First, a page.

After this incident she decided to borrow money and head to Tijuana. She was hesitant to head north because she had heard how children were being separated from their parents at the border, but an immigration lawyer assured her that it was not happening in California. She considered moving to another city, Guanajuato, México City, but the only relatives she has are in Chicago so she decided that the best route was to seek asylum at the US border. She had just arrived the night before we met her and she was so grateful for the shelter and the people who continuously give to keep the place running. After the bus fare for her and her children she arrived to the shelter with only $5 pesos in her pocket. Even though she doesn’t have the comfort of a home she is grateful of having a safe place to sleep, even though just outside the doors of the shelter there's rampid drug use. She remains hopeful for a better future for her and her children on the other side of the border, but still broken hearted that she had to leave her mother behind in Michoacán.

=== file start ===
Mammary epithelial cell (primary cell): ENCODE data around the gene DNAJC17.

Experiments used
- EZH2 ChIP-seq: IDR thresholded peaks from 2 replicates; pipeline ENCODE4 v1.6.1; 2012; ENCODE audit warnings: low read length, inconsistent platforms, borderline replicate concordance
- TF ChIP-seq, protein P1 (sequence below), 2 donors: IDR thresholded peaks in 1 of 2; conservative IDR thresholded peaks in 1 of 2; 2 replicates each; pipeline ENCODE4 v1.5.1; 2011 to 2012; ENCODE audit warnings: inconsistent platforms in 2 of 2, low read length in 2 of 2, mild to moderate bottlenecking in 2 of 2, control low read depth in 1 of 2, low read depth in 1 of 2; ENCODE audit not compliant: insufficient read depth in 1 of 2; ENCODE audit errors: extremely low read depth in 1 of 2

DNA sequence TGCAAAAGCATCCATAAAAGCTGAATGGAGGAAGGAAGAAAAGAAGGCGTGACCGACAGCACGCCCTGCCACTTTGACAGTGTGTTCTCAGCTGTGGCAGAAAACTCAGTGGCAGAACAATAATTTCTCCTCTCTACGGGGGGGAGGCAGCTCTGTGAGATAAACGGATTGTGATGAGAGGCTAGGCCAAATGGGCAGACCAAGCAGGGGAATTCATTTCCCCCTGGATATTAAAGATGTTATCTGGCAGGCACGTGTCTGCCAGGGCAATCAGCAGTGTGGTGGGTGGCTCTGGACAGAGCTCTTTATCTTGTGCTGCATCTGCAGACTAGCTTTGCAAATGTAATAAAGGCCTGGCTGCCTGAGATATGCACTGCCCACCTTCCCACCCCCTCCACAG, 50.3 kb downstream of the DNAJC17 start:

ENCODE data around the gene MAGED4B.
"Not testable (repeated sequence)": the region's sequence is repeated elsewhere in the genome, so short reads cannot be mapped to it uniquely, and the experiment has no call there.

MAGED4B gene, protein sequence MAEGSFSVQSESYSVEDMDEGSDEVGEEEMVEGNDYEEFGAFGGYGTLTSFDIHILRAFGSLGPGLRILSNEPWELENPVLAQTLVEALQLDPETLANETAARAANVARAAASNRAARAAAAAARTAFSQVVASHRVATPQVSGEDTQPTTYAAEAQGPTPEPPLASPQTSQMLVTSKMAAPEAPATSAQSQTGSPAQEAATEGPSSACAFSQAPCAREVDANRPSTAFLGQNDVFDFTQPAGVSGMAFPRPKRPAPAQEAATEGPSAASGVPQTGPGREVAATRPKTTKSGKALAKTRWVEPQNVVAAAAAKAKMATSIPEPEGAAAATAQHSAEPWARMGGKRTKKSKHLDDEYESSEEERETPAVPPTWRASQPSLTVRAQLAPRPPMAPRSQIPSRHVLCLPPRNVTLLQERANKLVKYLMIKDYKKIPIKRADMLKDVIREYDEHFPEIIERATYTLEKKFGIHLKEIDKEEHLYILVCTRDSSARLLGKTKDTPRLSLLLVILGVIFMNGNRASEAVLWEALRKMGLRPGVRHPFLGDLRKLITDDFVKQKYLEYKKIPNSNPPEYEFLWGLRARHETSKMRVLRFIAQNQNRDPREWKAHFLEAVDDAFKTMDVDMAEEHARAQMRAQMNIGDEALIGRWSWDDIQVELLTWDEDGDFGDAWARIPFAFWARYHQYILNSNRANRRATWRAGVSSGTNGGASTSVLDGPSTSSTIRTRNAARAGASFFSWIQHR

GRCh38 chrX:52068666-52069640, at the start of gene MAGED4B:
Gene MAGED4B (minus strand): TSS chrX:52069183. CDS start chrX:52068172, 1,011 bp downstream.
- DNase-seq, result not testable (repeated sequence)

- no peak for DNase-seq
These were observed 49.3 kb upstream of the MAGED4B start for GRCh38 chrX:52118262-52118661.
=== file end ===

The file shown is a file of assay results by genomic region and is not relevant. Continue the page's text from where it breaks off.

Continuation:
Her story touched me, we thanked her for sharing it with us and we left after giving her a long embrace of care and support, from woman to woman as we all had tears in our eyes. Her story made me reconsider how long my stay in México should be. It is one thing watching the news being reported online, it’s something differrent hearing it from someone who has actually been through it. But even then, I’m deciding not to let fear hold me back. I understand the dangers, but thankfully the location in Michoacán that I’m going to is not as affected with violence as the other parts of the state. However, this did ignite a desire to know more about what is going on and do more research to really understand what I’m walking into. Not just for my benefit, but to give a voice to those experiencing such atrocities on the other side of the border. My intent is not to highlight all the violence, to the contrary, I am spending time in México to re-learn and appreciate all the aspect of my culture that make it so special, but in that I also can’t turn a blind eye and ignore everything going on. With that said, my hope for this experience that I leave every part of México I touch a little bit better than how I found it, even if it’s just reigniting a glimmer of hope in the people I come across by a simple conversation I am able to offer them.